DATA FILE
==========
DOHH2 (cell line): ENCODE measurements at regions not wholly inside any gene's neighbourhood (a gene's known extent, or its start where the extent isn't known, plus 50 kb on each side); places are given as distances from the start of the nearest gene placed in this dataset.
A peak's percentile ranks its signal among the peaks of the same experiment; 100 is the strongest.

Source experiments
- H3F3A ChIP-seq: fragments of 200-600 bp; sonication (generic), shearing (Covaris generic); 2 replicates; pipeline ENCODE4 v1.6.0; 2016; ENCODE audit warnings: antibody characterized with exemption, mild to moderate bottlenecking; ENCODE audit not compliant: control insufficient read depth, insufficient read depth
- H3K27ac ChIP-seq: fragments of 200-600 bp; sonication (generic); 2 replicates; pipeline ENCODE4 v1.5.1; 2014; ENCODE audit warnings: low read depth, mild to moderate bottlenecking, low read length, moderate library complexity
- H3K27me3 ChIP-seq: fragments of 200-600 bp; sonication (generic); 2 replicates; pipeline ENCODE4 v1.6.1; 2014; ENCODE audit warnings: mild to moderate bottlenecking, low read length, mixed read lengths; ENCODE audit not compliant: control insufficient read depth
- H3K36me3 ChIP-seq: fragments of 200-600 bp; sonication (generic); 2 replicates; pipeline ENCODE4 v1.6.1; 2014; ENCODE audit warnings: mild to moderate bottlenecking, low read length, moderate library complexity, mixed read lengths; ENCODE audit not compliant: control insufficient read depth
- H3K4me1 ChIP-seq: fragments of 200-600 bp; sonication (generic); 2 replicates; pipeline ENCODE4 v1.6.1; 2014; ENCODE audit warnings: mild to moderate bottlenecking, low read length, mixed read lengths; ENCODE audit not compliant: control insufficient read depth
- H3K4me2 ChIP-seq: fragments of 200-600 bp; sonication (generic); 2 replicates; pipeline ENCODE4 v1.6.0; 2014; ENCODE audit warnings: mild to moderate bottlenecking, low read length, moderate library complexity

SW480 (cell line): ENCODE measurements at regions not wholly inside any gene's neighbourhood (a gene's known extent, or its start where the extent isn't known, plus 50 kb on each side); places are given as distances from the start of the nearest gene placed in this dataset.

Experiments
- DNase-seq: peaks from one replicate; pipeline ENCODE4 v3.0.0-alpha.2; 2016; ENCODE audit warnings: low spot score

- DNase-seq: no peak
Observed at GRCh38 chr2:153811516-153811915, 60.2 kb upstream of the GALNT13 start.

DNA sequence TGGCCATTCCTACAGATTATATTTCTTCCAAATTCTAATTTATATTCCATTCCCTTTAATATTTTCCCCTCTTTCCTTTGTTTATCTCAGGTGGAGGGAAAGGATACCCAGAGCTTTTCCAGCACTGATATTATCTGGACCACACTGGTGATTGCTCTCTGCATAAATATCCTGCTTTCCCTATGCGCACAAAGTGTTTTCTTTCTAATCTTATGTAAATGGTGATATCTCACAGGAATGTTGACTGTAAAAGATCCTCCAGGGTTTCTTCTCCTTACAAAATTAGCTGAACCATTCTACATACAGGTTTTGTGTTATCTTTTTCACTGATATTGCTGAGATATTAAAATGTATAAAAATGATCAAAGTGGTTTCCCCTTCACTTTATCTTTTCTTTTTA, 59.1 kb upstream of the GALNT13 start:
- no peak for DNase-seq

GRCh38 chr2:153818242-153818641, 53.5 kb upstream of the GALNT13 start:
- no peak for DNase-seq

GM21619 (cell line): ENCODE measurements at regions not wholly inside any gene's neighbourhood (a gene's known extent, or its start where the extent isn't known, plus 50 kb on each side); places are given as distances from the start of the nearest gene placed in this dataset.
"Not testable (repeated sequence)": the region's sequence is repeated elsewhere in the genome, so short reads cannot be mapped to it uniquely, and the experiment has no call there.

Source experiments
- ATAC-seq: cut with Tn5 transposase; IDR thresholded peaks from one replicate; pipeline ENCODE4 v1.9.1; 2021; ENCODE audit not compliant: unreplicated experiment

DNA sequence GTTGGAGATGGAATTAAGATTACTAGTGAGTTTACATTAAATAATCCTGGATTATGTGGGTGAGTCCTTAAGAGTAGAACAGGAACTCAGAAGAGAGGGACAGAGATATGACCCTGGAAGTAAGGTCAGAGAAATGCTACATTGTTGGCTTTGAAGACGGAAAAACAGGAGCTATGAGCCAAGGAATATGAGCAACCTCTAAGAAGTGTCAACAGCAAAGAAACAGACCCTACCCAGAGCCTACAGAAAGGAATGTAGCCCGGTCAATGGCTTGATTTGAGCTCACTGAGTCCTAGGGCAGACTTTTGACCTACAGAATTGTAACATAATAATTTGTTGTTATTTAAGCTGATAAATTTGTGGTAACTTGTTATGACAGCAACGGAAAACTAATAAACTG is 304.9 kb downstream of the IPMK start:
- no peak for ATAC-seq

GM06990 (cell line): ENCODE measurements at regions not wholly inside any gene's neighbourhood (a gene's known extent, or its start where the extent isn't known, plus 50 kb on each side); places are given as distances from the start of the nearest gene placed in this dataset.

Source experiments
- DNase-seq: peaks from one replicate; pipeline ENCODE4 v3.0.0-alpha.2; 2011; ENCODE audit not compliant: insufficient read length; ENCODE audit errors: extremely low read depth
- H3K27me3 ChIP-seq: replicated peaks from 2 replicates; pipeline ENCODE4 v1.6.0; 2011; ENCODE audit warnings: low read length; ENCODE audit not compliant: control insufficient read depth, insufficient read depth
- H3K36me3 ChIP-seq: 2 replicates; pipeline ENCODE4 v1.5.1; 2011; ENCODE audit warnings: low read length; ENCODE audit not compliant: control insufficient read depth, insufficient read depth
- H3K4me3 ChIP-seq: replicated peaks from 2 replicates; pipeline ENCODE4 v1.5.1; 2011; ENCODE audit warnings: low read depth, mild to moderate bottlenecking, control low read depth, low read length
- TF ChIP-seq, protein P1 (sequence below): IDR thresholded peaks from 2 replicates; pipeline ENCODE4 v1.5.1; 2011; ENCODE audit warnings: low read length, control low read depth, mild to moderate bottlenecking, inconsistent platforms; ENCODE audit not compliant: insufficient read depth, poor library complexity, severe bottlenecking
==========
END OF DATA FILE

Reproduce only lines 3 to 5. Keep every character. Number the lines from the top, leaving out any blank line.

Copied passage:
Source experiments
- H3F3A ChIP-seq: fragments of 200-600 bp; sonication (generic), shearing (Covaris generic); 2 replicates; pipeline ENCODE4 v1.6.0; 2016; ENCODE audit warnings: antibody characterized with exemption, mild to moderate bottlenecking; ENCODE audit not compliant: control insufficient read depth, insufficient read depth
- H3K27ac ChIP-seq: fragments of 200-600 bp; sonication (generic); 2 replicates; pipeline ENCODE4 v1.5.1; 2014; ENCODE audit warnings: low read depth, mild to moderate bottlenecking, low read length, moderate library complexity